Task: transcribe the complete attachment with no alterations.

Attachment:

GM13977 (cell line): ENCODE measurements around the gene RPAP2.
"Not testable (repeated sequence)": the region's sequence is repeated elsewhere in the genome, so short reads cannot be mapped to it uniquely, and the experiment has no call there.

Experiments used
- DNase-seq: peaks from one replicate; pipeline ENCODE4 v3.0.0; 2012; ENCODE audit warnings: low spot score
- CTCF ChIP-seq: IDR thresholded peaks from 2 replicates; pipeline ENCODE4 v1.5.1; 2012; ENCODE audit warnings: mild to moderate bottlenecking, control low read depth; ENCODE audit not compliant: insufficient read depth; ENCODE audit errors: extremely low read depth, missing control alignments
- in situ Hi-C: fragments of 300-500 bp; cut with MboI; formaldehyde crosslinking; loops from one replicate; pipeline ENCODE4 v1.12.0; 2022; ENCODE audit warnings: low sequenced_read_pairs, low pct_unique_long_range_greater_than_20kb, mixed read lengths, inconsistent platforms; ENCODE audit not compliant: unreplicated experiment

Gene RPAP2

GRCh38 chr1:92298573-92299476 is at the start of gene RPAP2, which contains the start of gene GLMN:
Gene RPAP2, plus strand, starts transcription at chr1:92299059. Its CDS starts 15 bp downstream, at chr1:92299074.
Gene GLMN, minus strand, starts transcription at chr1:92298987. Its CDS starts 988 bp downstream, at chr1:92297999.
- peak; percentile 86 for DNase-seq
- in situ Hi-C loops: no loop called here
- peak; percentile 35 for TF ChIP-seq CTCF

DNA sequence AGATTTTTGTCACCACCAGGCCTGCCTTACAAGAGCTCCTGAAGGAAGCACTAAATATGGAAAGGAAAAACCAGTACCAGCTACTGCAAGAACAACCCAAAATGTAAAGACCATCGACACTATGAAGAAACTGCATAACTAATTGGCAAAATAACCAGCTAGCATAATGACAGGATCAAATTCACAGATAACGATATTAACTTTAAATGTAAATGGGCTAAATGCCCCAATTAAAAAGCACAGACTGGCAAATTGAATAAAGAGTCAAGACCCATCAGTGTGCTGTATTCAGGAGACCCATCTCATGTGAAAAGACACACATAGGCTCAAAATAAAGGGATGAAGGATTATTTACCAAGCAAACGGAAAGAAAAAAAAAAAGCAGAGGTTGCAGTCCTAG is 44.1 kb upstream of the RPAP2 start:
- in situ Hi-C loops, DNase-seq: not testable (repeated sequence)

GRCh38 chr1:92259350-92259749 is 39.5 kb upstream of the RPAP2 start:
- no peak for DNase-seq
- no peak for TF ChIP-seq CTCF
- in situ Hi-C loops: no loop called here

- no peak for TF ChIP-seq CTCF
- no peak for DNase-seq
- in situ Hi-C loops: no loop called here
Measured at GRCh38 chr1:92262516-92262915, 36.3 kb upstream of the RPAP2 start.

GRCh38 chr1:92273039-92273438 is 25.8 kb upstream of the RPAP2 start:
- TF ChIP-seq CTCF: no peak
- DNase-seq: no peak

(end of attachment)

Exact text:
GM13977 (cell line): ENCODE measurements around the gene RPAP2.
"Not testable (repeated sequence)": the region's sequence is repeated elsewhere in the genome, so short reads cannot be mapped to it uniquely, and the experiment has no call there.

Experiments used
- DNase-seq: peaks from one replicate; pipeline ENCODE4 v3.0.0; 2012; ENCODE audit warnings: low spot score
- CTCF ChIP-seq: IDR thresholded peaks from 2 replicates; pipeline ENCODE4 v1.5.1; 2012; ENCODE audit warnings: mild to moderate bottlenecking, control low read depth; ENCODE audit not compliant: insufficient read depth; ENCODE audit errors: extremely low read depth, missing control alignments
- in situ Hi-C: fragments of 300-500 bp; cut with MboI; formaldehyde crosslinking; loops from one replicate; pipeline ENCODE4 v1.12.0; 2022; ENCODE audit warnings: low sequenced_read_pairs, low pct_unique_long_range_greater_than_20kb, mixed read lengths, inconsistent platforms; ENCODE audit not compliant: unreplicated experiment

Gene RPAP2

GRCh38 chr1:92298573-92299476 is at the start of gene RPAP2, which contains the start of gene GLMN:
Gene RPAP2, plus strand, starts transcription at chr1:92299059. Its CDS starts 15 bp downstream, at chr1:92299074.
Gene GLMN, minus strand, starts transcription at chr1:92298987. Its CDS starts 988 bp downstream, at chr1:92297999.
- peak; percentile 86 for DNase-seq
- in situ Hi-C loops: no loop called here
- peak; percentile 35 for TF ChIP-seq CTCF

DNA sequence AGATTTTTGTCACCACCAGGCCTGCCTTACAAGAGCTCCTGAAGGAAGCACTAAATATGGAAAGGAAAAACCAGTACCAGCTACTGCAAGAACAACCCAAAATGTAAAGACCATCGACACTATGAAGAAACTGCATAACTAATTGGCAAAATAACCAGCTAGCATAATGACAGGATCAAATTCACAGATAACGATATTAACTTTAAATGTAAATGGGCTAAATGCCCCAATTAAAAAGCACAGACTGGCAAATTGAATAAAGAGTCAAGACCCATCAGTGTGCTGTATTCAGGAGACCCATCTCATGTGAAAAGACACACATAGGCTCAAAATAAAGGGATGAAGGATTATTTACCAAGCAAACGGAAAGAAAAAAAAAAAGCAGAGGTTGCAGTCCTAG is 44.1 kb upstream of the RPAP2 start:
- in situ Hi-C loops, DNase-seq: not testable (repeated sequence)

GRCh38 chr1:92259350-92259749 is 39.5 kb upstream of the RPAP2 start:
- no peak for DNase-seq
- no peak for TF ChIP-seq CTCF
- in situ Hi-C loops: no loop called here

- no peak for TF ChIP-seq CTCF
- no peak for DNase-seq
- in situ Hi-C loops: no loop called here
Measured at GRCh38 chr1:92262516-92262915, 36.3 kb upstream of the RPAP2 start.

GRCh38 chr1:92273039-92273438 is 25.8 kb upstream of the RPAP2 start:
- TF ChIP-seq CTCF: no peak
- DNase-seq: no peak